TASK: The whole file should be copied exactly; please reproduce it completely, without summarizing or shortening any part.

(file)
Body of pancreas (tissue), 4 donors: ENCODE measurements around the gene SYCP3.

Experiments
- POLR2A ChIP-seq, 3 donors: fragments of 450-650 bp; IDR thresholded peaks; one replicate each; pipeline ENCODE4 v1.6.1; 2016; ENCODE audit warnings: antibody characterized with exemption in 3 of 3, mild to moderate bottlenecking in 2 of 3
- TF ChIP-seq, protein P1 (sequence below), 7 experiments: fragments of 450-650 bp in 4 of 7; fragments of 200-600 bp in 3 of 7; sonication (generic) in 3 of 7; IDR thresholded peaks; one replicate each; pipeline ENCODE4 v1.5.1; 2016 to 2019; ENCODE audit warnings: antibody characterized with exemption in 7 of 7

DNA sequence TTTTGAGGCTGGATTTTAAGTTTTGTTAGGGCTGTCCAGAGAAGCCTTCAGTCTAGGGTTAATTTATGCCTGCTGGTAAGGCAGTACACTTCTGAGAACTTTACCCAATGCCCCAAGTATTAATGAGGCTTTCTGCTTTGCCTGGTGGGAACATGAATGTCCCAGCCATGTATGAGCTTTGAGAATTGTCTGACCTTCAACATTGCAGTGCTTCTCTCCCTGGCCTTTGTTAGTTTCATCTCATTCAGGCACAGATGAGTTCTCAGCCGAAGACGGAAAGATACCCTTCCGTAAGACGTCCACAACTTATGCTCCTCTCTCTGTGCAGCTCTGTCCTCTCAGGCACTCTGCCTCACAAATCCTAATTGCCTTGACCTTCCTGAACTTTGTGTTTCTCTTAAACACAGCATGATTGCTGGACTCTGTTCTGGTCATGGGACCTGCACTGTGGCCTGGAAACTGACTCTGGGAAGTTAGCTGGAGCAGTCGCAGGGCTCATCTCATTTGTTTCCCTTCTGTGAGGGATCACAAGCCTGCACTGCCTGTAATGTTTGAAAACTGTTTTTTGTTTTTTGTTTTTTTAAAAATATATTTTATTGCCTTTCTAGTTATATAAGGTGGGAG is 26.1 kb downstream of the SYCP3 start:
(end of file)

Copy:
Body of pancreas (tissue), 4 donors: ENCODE measurements around the gene SYCP3.

Experiments
- POLR2A ChIP-seq, 3 donors: fragments of 450-650 bp; IDR thresholded peaks; one replicate each; pipeline ENCODE4 v1.6.1; 2016; ENCODE audit warnings: antibody characterized with exemption in 3 of 3, mild to moderate bottlenecking in 2 of 3
- TF ChIP-seq, protein P1 (sequence below), 7 experiments: fragments of 450-650 bp in 4 of 7; fragments of 200-600 bp in 3 of 7; sonication (generic) in 3 of 7; IDR thresholded peaks; one replicate each; pipeline ENCODE4 v1.5.1; 2016 to 2019; ENCODE audit warnings: antibody characterized with exemption in 7 of 7

DNA sequence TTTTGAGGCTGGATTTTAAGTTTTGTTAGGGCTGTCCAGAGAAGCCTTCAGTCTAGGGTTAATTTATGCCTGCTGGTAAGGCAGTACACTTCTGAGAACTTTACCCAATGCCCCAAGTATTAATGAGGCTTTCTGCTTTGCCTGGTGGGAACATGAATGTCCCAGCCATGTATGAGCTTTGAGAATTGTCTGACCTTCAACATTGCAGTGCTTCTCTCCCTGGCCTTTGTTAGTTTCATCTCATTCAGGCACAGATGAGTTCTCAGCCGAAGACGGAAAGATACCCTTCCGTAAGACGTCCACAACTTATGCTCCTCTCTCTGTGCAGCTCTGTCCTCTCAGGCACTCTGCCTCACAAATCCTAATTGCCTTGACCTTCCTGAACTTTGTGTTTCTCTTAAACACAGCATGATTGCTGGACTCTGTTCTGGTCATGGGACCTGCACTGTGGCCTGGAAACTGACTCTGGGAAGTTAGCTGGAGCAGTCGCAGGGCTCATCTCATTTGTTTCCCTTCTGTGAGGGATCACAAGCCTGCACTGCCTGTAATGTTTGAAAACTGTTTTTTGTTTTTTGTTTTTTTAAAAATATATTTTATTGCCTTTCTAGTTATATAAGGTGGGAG is 26.1 kb downstream of the SYCP3 start: